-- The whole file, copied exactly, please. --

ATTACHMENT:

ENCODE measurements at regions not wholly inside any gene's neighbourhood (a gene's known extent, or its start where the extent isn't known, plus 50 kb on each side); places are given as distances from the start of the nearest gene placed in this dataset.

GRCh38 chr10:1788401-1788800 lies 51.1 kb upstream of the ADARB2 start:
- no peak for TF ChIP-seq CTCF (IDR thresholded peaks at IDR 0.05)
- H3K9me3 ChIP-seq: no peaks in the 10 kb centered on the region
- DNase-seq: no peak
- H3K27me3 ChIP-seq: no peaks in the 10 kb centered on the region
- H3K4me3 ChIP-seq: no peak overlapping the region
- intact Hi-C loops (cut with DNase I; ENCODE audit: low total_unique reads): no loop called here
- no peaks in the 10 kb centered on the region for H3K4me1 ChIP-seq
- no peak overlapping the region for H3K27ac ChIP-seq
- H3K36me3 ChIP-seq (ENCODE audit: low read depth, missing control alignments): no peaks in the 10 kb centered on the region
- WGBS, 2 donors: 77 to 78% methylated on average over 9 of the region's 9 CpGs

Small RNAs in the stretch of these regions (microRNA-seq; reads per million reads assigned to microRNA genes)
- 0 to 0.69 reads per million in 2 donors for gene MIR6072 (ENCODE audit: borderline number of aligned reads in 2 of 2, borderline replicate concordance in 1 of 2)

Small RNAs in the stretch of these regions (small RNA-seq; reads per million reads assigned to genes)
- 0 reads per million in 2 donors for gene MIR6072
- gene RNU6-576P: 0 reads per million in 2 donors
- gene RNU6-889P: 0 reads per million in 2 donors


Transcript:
ENCODE measurements at regions not wholly inside any gene's neighbourhood (a gene's known extent, or its start where the extent isn't known, plus 50 kb on each side); places are given as distances from the start of the nearest gene placed in this dataset.

GRCh38 chr10:1788401-1788800 lies 51.1 kb upstream of the ADARB2 start:
- no peak for TF ChIP-seq CTCF (IDR thresholded peaks at IDR 0.05)
- H3K9me3 ChIP-seq: no peaks in the 10 kb centered on the region
- DNase-seq: no peak
- H3K27me3 ChIP-seq: no peaks in the 10 kb centered on the region
- H3K4me3 ChIP-seq: no peak overlapping the region
- intact Hi-C loops (cut with DNase I; ENCODE audit: low total_unique reads): no loop called here
- no peaks in the 10 kb centered on the region for H3K4me1 ChIP-seq
- no peak overlapping the region for H3K27ac ChIP-seq
- H3K36me3 ChIP-seq (ENCODE audit: low read depth, missing control alignments): no peaks in the 10 kb centered on the region
- WGBS, 2 donors: 77 to 78% methylated on average over 9 of the region's 9 CpGs

Small RNAs in the stretch of these regions (microRNA-seq; reads per million reads assigned to microRNA genes)
- 0 to 0.69 reads per million in 2 donors for gene MIR6072 (ENCODE audit: borderline number of aligned reads in 2 of 2, borderline replicate concordance in 1 of 2)

Small RNAs in the stretch of these regions (small RNA-seq; reads per million reads assigned to genes)
- 0 reads per million in 2 donors for gene MIR6072
- gene RNU6-576P: 0 reads per million in 2 donors
- gene RNU6-889P: 0 reads per million in 2 donors